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President Agrees With Blackburn on Witholding Detainee Images

Press Release

Location: Washington, DC

Congressman Marsha Blackburn (TN-7) today commended President Obama on his decision not to release images of alleged abuse of detainees under U.S. custody in Iraq and Afghanistan. The ACLU requested the images under the Freedom of Information Act.

Citing potential harm to national security, the President reveresed his earlier decision to hand the images over to the ACLU on May 28th.

Congressman Blackburn is leading her colleagues in the House on this issue. The White House announcement came just hours before Blackburn was scheduled to host a briefing for Members with national security experts. Speaking to the press at that briefing, Blackburn said:

"First, I want to commend the President for coming to what I believe is the appropriate decision for our national security and the safety of our troops. The President should vigorously pursue withholding these images in the courts."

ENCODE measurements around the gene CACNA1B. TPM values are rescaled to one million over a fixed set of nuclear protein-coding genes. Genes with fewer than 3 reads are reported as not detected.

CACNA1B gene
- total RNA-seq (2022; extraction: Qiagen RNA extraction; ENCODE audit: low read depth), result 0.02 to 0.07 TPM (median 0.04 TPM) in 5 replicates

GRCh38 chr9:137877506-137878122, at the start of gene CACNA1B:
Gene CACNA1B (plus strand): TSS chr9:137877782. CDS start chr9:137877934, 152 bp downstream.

"Our forces abroad deserve every effort from Congress and the White House to support their safety and their success. Release of these photos would have undermined both."

"The 101st Airborne calls my district in Tennessee home. They are returning from more than a year in Iraq and Afghanistan- a year where they have made tremendous advances in both countries. Release of these images could have undone all of their hard work and sacrifice. Tennessee National Guard Units are preparing now for future deployments. Release of these images will make their mission harder and more dangerous."

"The images the ACLU is pursuing wouldn't accurately reflect how the majority of detainees are treated in U.S. custody. They would be an effective recruiting and propaganda tool for those who wish to do our troops harm."

"Our success in Iraq and Afghanistan depends largely on our forces ability to secure the population from those extremist elements who would do them real harm. Groups like the Taliban- who routinely throw acid on the faces of young girls for the crime of going to school- would use these images to undermine the sense of security our troops must establish in order to achieve victory."

"There is no public interest achieved by the release of these images that is worth the life of a single American service member.

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